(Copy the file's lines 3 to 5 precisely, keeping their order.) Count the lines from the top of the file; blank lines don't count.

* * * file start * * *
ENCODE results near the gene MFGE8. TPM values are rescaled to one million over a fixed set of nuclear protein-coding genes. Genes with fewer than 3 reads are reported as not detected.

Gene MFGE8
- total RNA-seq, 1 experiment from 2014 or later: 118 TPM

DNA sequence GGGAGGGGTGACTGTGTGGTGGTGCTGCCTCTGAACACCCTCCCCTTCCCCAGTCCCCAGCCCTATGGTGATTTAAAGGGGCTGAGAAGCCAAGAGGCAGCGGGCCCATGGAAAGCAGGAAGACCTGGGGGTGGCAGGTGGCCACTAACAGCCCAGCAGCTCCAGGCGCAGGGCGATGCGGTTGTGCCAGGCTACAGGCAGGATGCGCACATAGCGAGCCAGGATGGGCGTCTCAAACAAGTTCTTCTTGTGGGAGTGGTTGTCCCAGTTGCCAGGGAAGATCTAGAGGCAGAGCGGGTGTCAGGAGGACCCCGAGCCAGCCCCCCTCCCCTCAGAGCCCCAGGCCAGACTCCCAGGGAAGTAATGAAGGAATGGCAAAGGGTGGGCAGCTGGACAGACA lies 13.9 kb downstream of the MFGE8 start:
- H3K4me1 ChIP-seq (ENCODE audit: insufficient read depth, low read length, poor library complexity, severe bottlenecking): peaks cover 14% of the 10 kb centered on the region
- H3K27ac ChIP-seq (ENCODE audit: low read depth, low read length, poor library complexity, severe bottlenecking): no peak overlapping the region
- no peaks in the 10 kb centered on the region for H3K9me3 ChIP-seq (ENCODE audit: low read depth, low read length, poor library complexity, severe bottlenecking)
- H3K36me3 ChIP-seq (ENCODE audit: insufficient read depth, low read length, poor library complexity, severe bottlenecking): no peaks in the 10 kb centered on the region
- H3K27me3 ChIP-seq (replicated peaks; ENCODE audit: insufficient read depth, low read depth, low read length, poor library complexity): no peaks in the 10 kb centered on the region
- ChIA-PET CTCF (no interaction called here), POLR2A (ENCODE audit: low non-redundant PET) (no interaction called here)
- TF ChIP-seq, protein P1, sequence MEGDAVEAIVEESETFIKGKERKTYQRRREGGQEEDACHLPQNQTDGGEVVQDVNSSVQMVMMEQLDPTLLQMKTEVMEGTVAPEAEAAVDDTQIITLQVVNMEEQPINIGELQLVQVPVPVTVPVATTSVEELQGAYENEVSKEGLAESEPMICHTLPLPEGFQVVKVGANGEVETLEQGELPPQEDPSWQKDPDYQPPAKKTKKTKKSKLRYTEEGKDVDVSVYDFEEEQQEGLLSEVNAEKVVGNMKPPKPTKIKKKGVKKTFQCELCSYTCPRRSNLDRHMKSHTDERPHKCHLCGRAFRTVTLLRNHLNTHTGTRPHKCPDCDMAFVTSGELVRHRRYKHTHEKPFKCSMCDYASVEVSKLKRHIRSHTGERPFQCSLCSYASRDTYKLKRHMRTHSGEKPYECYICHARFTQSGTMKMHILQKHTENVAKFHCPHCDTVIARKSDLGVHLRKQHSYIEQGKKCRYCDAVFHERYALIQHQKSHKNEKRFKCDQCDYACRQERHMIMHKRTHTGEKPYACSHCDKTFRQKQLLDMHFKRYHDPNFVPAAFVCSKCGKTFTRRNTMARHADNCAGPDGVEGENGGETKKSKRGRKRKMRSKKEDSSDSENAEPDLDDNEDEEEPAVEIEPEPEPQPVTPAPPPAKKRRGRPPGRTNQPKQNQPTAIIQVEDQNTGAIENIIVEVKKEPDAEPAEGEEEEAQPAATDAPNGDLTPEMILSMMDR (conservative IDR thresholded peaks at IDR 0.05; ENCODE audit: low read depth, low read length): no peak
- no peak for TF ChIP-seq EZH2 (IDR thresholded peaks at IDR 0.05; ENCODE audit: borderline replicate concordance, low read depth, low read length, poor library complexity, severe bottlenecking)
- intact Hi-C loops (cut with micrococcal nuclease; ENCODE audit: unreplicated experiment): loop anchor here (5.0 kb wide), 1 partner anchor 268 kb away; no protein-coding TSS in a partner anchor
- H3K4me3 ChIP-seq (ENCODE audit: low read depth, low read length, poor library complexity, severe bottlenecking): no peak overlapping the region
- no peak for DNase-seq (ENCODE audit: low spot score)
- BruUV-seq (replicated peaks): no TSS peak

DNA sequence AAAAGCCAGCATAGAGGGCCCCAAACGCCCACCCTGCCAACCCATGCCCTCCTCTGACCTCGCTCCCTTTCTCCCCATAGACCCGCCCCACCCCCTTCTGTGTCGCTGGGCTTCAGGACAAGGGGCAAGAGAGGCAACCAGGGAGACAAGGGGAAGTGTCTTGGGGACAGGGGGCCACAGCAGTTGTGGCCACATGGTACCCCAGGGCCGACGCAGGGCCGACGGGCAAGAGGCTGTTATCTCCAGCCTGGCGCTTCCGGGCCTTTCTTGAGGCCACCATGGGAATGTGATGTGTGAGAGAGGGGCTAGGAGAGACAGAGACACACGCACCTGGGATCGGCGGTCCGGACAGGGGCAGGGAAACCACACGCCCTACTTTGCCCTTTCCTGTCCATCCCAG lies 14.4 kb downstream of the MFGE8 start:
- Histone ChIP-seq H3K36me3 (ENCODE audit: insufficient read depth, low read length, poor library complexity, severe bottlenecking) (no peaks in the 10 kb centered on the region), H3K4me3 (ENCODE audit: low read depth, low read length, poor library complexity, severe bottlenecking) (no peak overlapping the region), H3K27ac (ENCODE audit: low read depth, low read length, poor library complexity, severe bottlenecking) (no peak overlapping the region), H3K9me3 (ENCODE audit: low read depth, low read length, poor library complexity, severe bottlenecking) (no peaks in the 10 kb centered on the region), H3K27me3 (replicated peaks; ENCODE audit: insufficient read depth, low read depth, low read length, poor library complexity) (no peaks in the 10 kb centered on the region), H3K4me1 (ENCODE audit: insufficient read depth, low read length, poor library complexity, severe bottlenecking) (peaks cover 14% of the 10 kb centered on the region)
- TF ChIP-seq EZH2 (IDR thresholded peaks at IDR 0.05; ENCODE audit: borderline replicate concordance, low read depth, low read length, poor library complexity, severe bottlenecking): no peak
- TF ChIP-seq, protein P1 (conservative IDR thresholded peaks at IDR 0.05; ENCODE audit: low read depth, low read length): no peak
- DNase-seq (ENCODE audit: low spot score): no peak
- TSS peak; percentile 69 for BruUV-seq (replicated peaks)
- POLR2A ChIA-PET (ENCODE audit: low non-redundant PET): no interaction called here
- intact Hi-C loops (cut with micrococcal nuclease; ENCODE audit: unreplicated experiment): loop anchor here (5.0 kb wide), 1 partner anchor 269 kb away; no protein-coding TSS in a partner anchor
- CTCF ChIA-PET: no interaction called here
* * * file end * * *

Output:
- total RNA-seq, 1 experiment from 2014 or later: 118 TPM

DNA sequence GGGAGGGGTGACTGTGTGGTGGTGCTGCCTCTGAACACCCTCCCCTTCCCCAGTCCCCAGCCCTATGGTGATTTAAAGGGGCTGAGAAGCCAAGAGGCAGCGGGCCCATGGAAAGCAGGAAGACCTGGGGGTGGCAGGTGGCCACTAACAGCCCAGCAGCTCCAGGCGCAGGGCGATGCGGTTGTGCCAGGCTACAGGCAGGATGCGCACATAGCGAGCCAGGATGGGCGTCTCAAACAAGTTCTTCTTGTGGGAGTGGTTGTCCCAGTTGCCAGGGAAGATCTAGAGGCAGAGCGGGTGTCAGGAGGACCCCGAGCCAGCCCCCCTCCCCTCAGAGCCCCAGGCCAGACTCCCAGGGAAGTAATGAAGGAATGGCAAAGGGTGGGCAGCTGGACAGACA lies 13.9 kb downstream of the MFGE8 start:
- H3K4me1 ChIP-seq (ENCODE audit: insufficient read depth, low read length, poor library complexity, severe bottlenecking): peaks cover 14% of the 10 kb centered on the region